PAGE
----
Neal Walk, Florida’s first college basketball star and highest-drafted player in school history, died Sunday night at a Phoenix hospital at 67.
Walk had been battling a blood disease on and off for seven months, according to close friend and former teammate Kurt Feazel.
A skilled, 6-foot-10 center, Walk was the first All-American basketball player in UF history. He finished his Florida career from 1966-69 with 1,600 points, which still ranks eighth on the all-time school scoring list. Walk averaged 20.8 points and 15.3 rebounds in his three seasons.
“He was a skinny kid, and he worked hard to become the best player in school history,” said Feazel, who roomed with Walk at UF. “Off the court, he was like a brother to me. We were friends for 50 years and when we talked on the phone, he would call me brother.”
Florida went a combined 54-23 in Walk’s three seasons (freshmen were ineligible to play varsity college basketball until 1972). He was a second-team All-American at UF in 1967-68, averaging 26.5 ppg and 19.8 rpg, and a third-team All-American in 1968-69, averaging 24 ppg and 17.8 rpg. In 1968-69, Walk helped lead UF to its first postseason appearance in school history, an 82-66 loss to Temple in the NIT.
Former Florida basketball player and Gator historian Bill Koss said Walk developed into an excellent low-post scorer and dominant rebounder. Walk still holds UF all-time records in rebounds (1,181) and career scoring average (20.8 ppg).
“He just had a knack for rebounding, positioning himself, boxing out,” said Koss, a Sun Sports analyst for Gator basketball games. “He spent summers playing basketball and working out in the Catskill Mountain region in New York and that helped him with his physical strength. I recognized how hard he worked to become a great player.”
After a stellar college basketball career, professional teams took notice. Walk was taken second overall by the Phoenix Suns in the 1969 NBA draft behind future Hall of Famer Kareem Abdul-Jabbar. He played five seasons with the Suns, one season with the New Orleans Jazz and one season with the New York Knicks before continuing his pro basketball career overseas in Italy and Israel. Walk’s best pro season came in 1972-73, when he averaged 20.2 points and 12.4 rebounds.
Suns chairman Jerry Colangelo, then the GM of the team, drafted Walk in 1969 as the second pick behind Abdul-Jabbar.
“Neal came as advertised,” Colangelo told Sports Illustrated in a 2013 interview. “He had post moves, a hook shot. He was a smart player who could pass and had a little touch. He had to wear the booby-prize tag hung on him by media and fans, but he was a pretty good center. You don’t put up 20 and 12 if you aren’t.”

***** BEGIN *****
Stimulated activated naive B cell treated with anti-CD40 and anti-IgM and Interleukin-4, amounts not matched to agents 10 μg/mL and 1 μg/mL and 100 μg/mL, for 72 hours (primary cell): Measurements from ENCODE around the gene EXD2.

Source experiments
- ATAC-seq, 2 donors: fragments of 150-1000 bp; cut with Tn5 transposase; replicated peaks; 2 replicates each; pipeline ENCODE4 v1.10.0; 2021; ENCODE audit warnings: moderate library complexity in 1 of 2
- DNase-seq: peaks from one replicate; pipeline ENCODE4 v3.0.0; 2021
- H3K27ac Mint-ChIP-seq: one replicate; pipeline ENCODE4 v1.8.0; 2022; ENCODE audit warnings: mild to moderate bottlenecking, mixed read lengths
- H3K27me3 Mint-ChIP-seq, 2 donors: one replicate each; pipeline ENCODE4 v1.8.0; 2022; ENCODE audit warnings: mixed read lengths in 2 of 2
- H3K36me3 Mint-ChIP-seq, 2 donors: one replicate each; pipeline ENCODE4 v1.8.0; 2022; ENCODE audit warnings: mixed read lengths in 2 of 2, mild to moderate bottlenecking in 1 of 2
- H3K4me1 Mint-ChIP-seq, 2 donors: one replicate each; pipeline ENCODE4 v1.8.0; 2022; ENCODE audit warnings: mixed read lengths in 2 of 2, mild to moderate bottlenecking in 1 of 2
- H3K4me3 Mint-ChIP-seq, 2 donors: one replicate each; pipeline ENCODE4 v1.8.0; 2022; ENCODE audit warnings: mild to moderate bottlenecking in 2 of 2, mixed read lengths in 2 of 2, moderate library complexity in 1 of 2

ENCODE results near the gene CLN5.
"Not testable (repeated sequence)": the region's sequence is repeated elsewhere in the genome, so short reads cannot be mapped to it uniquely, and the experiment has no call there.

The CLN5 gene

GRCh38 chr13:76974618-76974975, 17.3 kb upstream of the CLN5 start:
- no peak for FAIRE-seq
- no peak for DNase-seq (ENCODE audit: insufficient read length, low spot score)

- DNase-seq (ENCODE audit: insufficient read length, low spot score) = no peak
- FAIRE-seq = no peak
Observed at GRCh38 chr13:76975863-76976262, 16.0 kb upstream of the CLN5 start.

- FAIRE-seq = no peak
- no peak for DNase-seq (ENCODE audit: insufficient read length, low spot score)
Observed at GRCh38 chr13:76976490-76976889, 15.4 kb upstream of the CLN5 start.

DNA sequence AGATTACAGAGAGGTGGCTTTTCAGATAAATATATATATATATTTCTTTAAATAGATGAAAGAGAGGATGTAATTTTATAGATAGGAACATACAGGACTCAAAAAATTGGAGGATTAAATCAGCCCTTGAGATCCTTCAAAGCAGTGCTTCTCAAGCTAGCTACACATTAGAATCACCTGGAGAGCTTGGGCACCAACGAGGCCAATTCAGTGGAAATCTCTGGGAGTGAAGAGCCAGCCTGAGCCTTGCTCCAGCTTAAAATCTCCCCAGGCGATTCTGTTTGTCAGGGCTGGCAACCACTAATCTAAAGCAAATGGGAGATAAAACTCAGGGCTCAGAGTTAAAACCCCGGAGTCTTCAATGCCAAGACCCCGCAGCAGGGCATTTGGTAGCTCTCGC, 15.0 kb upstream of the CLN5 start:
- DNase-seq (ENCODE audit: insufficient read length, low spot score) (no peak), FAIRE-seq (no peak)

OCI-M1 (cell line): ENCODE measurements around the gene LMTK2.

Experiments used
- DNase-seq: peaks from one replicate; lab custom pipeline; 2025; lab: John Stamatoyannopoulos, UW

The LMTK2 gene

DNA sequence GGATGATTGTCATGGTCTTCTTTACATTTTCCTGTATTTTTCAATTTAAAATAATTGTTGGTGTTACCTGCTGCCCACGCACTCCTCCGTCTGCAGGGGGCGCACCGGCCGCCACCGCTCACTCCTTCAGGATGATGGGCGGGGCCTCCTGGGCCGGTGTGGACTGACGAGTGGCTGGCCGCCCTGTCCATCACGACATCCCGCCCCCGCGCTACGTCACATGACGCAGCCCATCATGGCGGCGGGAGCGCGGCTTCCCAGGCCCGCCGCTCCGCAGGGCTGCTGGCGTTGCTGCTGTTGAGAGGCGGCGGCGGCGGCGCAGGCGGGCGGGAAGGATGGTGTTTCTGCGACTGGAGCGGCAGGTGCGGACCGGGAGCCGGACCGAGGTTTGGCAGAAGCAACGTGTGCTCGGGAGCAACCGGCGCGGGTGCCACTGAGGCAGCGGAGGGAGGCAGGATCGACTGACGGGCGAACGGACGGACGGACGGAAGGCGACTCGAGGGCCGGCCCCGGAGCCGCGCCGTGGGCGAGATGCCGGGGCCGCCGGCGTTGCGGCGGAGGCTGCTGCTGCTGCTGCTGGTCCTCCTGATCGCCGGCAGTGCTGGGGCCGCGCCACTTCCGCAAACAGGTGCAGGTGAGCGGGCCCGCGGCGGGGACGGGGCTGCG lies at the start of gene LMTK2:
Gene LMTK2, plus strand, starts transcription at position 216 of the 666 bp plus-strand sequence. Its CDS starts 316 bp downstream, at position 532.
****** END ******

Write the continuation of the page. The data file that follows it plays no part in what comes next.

Walk took to traveling and various jobs after his pro basketball career ended in 1982 before experiencing temporary loss of function in his legs and toes that affected his walking. Doctors discovered a tumor between Walk’s shoulder blades that pressed against his spine. In 1988, Walk lost use of both legs and was confined to a wheelchair following surgery to remove the tumor, which was benign.
It didn’t stop Walk from continuing to play basketball. He played for the L.A.-Phoenix Samaritans in the Southern California league of the National Wheelchair Basketball Association In 1990, Walk was honored at the White House by U.S. President George H.W. Bush as the “Wheelchair Athlete of The Year.”
“I’m very satisfied with the life that I’ve lived,” Walk told Gator sports historian Norm Carlson in an interview in 1990. “I’ve had tremendous personal success and a great education at the University of Florida.”
In recent years, Walk had worked for the Phoenix Suns’ community affairs department until 2012. Earlier that year, Walk visited with Gator players and coaches when Florida played in Phoenix during its run to the Elite Eight.
“The best thing about Neal was his personality,” Feazel said. “He never had a bad thing to say about anybody. Traveling was hard for him, but he always made an effort to try to come to team reunions.”
Born in Cleveland, Ohio, Walk was a standout at Miami Beach High before enrolling at UF in 1965. Walk was inducted into the UF athletic Hall of Fame, Jewish Sports Hall of Fame and Miami Beach High Hall of Fame.
Walk’s jersey number 41 was retired following the 1968-69 season and remains the only number retired in Florida basketball history.
“He was a Florida kid,” Koss said. “He made a statement that kids from Florida could come to the University of Florida and be successful.”